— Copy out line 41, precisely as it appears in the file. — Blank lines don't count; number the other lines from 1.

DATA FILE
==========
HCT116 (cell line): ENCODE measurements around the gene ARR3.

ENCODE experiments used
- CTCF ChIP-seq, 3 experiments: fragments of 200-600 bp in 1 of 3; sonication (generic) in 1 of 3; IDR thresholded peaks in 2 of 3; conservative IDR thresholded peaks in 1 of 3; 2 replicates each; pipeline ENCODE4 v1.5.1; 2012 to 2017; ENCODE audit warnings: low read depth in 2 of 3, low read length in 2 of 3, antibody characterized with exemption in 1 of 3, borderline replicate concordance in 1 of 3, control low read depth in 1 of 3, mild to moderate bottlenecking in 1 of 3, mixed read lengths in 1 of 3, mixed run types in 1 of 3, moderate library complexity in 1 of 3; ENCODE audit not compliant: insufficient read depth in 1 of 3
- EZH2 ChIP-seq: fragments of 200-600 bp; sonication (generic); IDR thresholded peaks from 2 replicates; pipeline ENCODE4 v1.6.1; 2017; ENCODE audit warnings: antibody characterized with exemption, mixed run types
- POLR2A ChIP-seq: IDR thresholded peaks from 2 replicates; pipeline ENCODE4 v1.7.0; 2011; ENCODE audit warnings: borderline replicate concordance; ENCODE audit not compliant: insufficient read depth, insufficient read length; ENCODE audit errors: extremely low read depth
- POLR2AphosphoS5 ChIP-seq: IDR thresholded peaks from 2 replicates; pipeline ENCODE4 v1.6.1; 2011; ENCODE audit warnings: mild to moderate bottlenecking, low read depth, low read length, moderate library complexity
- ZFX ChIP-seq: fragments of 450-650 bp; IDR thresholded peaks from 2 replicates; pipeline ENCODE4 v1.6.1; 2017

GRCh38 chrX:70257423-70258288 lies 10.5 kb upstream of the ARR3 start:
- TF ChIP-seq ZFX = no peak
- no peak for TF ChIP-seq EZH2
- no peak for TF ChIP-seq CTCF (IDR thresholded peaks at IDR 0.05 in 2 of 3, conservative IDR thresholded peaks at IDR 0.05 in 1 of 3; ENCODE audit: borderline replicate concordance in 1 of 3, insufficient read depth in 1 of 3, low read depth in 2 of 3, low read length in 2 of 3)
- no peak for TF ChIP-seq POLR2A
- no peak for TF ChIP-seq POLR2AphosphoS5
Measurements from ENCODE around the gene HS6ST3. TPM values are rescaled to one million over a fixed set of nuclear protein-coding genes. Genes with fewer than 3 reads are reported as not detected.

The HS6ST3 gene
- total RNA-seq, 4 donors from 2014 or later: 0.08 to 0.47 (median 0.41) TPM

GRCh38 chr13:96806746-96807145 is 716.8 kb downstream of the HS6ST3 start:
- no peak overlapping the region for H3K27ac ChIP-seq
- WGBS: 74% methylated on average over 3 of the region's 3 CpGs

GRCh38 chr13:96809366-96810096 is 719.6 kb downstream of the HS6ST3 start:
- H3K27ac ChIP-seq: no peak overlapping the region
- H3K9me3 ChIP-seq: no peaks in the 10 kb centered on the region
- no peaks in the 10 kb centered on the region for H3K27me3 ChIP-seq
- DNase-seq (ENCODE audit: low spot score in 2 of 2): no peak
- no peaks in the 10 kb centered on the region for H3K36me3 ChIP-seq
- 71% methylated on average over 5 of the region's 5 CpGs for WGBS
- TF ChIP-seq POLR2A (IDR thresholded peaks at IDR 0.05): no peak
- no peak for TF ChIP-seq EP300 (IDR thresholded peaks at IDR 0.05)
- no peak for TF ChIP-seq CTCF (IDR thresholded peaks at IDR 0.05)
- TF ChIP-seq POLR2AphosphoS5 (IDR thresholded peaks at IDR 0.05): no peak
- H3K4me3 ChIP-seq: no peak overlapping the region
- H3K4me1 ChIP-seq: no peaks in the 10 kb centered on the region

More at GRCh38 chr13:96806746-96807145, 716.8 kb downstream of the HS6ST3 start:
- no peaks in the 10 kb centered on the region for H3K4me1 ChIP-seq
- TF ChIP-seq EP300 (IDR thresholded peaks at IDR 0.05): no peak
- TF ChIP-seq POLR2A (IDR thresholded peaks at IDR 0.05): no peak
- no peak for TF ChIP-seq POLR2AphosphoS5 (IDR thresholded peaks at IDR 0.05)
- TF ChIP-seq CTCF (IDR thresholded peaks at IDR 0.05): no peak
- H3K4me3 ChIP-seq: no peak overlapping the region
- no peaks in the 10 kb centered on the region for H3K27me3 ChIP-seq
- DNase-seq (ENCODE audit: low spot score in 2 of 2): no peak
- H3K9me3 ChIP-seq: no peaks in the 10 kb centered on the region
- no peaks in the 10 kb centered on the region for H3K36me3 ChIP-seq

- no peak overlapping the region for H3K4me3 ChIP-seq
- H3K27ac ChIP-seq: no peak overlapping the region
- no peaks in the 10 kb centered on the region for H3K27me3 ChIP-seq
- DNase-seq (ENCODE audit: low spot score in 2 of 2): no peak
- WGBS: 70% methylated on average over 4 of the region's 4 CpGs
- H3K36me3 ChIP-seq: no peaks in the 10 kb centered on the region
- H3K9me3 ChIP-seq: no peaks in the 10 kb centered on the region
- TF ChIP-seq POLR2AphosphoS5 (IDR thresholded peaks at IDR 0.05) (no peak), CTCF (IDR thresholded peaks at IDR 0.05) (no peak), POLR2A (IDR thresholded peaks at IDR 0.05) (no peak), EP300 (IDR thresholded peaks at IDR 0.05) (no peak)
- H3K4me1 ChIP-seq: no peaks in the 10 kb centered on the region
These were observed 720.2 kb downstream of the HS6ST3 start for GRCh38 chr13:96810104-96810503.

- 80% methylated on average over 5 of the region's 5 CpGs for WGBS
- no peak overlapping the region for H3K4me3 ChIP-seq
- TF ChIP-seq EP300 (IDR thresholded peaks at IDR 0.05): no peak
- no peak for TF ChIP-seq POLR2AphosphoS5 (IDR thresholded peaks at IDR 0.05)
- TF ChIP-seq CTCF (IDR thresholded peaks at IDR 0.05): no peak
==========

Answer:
- DNase-seq (ENCODE audit: low spot score in 2 of 2): no peak